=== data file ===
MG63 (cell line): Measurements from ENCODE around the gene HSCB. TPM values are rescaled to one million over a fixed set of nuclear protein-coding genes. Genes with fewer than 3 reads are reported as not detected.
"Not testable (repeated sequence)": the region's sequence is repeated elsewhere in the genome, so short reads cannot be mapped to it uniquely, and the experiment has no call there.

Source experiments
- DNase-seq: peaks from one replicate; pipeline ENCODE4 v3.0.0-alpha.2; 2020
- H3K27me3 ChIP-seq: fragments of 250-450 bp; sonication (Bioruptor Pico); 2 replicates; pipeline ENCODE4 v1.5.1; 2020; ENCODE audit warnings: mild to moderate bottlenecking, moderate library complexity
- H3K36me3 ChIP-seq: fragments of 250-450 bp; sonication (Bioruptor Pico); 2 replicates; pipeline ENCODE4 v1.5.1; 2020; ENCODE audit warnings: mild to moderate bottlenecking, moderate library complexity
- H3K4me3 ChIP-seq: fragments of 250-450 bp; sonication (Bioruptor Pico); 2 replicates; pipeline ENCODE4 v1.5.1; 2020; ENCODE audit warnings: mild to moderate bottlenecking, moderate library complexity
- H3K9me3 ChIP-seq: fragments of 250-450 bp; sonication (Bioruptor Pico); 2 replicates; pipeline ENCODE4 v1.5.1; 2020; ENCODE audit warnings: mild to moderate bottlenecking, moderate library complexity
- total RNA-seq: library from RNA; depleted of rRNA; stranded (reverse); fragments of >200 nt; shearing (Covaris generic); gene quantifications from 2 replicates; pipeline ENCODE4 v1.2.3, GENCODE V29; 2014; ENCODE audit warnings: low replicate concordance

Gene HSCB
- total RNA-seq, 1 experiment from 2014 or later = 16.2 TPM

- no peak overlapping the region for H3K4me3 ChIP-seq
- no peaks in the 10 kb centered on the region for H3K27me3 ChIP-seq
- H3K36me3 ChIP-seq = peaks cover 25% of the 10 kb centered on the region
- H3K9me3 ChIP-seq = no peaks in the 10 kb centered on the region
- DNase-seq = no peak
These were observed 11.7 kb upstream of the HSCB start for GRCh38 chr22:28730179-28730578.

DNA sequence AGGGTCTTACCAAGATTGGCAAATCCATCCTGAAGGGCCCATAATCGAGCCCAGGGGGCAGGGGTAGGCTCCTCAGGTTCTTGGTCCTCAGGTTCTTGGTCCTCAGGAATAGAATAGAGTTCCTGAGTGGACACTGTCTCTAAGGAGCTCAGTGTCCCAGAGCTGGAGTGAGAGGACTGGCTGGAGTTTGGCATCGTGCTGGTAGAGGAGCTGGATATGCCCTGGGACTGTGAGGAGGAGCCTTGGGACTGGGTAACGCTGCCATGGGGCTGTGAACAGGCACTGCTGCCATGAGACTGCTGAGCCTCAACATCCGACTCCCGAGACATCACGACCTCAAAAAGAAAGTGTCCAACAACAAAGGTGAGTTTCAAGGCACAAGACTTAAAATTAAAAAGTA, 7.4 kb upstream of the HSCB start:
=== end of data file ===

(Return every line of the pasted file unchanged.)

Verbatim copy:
MG63 (cell line): Measurements from ENCODE around the gene HSCB. TPM values are rescaled to one million over a fixed set of nuclear protein-coding genes. Genes with fewer than 3 reads are reported as not detected.
"Not testable (repeated sequence)": the region's sequence is repeated elsewhere in the genome, so short reads cannot be mapped to it uniquely, and the experiment has no call there.

Source experiments
- DNase-seq: peaks from one replicate; pipeline ENCODE4 v3.0.0-alpha.2; 2020
- H3K27me3 ChIP-seq: fragments of 250-450 bp; sonication (Bioruptor Pico); 2 replicates; pipeline ENCODE4 v1.5.1; 2020; ENCODE audit warnings: mild to moderate bottlenecking, moderate library complexity
- H3K36me3 ChIP-seq: fragments of 250-450 bp; sonication (Bioruptor Pico); 2 replicates; pipeline ENCODE4 v1.5.1; 2020; ENCODE audit warnings: mild to moderate bottlenecking, moderate library complexity
- H3K4me3 ChIP-seq: fragments of 250-450 bp; sonication (Bioruptor Pico); 2 replicates; pipeline ENCODE4 v1.5.1; 2020; ENCODE audit warnings: mild to moderate bottlenecking, moderate library complexity
- H3K9me3 ChIP-seq: fragments of 250-450 bp; sonication (Bioruptor Pico); 2 replicates; pipeline ENCODE4 v1.5.1; 2020; ENCODE audit warnings: mild to moderate bottlenecking, moderate library complexity
- total RNA-seq: library from RNA; depleted of rRNA; stranded (reverse); fragments of >200 nt; shearing (Covaris generic); gene quantifications from 2 replicates; pipeline ENCODE4 v1.2.3, GENCODE V29; 2014; ENCODE audit warnings: low replicate concordance

Gene HSCB
- total RNA-seq, 1 experiment from 2014 or later = 16.2 TPM

- no peak overlapping the region for H3K4me3 ChIP-seq
- no peaks in the 10 kb centered on the region for H3K27me3 ChIP-seq
- H3K36me3 ChIP-seq = peaks cover 25% of the 10 kb centered on the region
- H3K9me3 ChIP-seq = no peaks in the 10 kb centered on the region
- DNase-seq = no peak
These were observed 11.7 kb upstream of the HSCB start for GRCh38 chr22:28730179-28730578.

DNA sequence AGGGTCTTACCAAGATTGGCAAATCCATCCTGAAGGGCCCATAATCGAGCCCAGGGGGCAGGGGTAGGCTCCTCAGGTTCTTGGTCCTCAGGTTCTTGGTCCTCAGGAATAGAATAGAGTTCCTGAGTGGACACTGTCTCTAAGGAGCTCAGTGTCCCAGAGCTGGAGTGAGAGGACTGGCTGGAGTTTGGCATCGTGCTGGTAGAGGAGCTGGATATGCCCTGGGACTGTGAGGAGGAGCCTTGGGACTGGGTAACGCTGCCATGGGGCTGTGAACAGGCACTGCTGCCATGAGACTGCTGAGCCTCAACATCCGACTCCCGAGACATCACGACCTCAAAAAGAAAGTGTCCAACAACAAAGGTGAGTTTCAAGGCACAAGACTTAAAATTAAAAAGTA, 7.4 kb upstream of the HSCB start: